It could be a gang battle in a prison yard and correction officers have to restore order. Or maybe it’s a domestic violence call and the responding officers hear screams as they arrive and determine they need to get into the home fast.
All too often people who protect the public need to use some level of permissible force to do the job society asks them to do. The irony is, sometimes those legitimate actions can put the officers in jeopardy.
“There are times when a police officer is sued for civil rights violations after making a lawful arrest. Or a correction officer gets charged with assault after striking an inmate to break up a fight,” said Jim Lamond, senior partner at MLC. “The people who we ask to go into dangerous situations need to know we’ve got their back.”
Advocating on behalf of a police sergeant, Jim would fight and win a Massachusetts Superior Court case that changed the way administrative investigations are done. The results guarantee the rights of public employees not to incriminate themselves simply by being honest about doing their job.
Historically in these cases, police officers (or other public employees) would be called into the office by their superiors and told if they didn’t answer the questions it would be considered insubordination and they may lose their job. “Often employers demanded answers, claiming the employee was ‘immunized from prosecution,’ when it was far from clear that was true,” Jim said. “The stakes for being wrong on that point were too high. People should not be forced to compromise their liberty or their livelihood.”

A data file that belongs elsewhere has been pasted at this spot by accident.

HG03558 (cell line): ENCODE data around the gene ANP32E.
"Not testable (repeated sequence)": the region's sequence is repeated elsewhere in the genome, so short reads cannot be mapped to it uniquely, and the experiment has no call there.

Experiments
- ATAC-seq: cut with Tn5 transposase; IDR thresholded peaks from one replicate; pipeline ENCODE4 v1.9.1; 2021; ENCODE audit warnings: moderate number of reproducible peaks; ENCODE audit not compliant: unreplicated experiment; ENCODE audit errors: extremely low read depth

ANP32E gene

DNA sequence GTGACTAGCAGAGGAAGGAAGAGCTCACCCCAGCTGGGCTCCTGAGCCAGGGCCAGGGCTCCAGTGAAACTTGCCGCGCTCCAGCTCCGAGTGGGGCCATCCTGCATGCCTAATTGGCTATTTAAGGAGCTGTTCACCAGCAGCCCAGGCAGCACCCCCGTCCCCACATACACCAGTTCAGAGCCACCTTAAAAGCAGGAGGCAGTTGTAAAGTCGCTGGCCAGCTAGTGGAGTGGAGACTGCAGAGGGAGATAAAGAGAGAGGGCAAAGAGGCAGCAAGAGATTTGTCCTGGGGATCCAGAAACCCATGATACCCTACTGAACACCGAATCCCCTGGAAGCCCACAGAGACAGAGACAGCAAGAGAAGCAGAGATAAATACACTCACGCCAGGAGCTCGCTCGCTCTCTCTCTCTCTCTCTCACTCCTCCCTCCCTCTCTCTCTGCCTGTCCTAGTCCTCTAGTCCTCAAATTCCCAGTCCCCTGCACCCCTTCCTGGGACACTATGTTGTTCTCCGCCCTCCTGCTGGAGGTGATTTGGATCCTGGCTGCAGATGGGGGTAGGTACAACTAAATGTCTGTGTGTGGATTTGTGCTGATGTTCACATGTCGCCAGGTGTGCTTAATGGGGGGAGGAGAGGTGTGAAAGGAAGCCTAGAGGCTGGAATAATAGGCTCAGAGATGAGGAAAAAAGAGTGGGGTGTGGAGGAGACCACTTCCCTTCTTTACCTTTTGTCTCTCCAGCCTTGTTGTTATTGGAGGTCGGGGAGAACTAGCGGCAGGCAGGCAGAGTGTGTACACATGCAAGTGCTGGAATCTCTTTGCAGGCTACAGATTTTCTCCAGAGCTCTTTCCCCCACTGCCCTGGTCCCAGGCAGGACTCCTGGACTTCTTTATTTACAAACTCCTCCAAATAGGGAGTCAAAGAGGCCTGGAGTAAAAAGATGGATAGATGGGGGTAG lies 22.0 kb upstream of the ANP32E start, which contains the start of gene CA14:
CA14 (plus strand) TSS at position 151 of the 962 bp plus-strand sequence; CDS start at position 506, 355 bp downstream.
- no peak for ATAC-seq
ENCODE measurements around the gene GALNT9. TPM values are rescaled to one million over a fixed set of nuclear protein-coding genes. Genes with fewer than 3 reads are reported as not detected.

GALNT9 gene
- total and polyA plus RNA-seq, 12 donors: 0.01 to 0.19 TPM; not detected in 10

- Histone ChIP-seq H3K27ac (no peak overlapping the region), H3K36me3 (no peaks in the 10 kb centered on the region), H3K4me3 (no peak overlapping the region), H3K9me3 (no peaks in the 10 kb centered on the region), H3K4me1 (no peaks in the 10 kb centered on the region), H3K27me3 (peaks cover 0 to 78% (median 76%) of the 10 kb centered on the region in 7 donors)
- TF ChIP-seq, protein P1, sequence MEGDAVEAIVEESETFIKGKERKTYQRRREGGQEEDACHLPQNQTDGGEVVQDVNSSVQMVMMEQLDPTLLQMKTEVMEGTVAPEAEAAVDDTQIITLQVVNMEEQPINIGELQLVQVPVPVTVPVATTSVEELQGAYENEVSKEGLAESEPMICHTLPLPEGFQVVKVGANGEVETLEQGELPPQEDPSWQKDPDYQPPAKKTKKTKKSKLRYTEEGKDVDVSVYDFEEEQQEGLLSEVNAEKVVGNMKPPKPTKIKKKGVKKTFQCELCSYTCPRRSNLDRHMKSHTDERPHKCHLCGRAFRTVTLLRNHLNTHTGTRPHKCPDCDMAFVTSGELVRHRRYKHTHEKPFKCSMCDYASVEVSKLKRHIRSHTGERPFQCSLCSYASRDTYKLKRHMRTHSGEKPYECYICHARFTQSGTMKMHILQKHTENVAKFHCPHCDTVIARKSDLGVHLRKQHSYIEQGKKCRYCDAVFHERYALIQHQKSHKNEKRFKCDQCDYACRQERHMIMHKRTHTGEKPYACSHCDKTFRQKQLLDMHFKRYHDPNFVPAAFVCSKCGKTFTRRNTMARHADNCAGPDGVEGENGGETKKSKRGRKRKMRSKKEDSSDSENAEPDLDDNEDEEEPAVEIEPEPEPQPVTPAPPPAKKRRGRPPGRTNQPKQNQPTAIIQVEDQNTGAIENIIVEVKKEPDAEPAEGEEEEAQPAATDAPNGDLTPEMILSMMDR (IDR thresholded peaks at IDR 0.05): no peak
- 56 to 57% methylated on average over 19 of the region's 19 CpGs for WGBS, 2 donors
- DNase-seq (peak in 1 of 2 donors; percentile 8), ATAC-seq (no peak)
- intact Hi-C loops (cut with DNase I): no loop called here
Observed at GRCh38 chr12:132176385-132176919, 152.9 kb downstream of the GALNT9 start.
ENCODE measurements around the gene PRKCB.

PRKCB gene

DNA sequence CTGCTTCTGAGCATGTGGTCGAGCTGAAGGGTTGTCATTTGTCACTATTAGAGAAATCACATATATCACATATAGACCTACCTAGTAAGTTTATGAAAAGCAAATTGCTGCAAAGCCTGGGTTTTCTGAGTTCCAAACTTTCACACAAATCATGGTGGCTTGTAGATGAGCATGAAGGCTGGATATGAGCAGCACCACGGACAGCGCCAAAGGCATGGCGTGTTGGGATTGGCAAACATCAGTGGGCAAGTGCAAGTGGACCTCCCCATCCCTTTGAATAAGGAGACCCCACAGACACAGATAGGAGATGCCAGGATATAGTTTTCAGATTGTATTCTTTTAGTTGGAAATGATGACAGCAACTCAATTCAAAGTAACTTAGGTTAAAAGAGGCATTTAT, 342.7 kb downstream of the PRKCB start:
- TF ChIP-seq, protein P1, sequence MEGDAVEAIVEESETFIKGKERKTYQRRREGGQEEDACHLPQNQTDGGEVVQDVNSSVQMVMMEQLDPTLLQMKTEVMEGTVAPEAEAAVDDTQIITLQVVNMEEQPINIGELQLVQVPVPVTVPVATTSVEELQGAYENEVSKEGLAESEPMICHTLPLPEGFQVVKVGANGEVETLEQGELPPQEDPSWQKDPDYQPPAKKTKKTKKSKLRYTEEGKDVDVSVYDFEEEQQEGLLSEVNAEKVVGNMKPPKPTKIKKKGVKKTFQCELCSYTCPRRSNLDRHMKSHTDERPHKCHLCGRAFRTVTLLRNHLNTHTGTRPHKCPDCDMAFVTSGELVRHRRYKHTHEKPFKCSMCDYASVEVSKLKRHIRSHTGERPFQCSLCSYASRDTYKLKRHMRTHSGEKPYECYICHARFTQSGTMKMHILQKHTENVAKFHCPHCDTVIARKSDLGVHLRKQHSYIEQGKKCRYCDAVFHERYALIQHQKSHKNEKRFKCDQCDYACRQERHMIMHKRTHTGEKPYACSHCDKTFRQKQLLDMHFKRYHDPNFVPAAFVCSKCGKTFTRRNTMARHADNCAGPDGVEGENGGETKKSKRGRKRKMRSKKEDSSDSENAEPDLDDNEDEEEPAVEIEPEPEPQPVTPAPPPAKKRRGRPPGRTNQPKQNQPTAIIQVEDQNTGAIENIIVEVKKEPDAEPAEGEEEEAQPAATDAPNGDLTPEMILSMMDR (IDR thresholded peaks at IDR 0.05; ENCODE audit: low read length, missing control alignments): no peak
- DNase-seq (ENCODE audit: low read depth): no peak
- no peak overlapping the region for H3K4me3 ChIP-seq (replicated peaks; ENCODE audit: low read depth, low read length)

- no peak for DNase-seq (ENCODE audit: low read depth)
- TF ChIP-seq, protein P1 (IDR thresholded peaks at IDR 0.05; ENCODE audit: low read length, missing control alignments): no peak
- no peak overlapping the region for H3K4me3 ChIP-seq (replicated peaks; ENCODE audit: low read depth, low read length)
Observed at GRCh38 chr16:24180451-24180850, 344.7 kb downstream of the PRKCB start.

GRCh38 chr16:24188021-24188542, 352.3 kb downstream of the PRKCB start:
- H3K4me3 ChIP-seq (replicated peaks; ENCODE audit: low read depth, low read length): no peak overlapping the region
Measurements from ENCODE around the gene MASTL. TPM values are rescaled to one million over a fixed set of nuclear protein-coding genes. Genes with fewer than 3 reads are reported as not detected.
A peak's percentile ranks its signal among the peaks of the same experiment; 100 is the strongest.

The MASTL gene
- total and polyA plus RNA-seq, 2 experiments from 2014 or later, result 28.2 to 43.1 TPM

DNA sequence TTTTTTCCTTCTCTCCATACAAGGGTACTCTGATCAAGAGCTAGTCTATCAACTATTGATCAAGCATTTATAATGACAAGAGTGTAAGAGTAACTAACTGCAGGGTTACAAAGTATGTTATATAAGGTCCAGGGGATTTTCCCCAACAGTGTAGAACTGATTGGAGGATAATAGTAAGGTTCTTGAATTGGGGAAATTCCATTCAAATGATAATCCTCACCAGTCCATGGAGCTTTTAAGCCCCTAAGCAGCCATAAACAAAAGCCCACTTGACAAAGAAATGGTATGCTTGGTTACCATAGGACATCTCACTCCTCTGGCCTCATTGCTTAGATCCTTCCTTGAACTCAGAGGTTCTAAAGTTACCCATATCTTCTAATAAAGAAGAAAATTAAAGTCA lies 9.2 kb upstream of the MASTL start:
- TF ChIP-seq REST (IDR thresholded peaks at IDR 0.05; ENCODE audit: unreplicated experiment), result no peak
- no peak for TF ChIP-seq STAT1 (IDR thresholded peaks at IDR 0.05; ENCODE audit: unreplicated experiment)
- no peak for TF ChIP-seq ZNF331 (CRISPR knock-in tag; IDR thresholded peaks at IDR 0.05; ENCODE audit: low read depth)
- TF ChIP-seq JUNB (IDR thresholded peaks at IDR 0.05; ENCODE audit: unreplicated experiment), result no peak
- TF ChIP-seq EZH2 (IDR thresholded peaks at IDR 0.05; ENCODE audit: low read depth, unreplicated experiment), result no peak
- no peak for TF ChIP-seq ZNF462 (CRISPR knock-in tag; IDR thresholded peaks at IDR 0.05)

So, Jim designed a process to establish an ironclad grant of immunity, with all relevant District Attorneys signing a promise not to prosecute, before the public employee could be compelled to answer questions. The court agreed and that process is now standard procedure across Massachusetts.
“There is a misconception that the Fifth Amendment right against self-incrimination is a haven for the guilty,” Jim said. “Actually, the right is for the innocent, and now this case has given public employees peace of mind that the right has meaning for them in these situations.”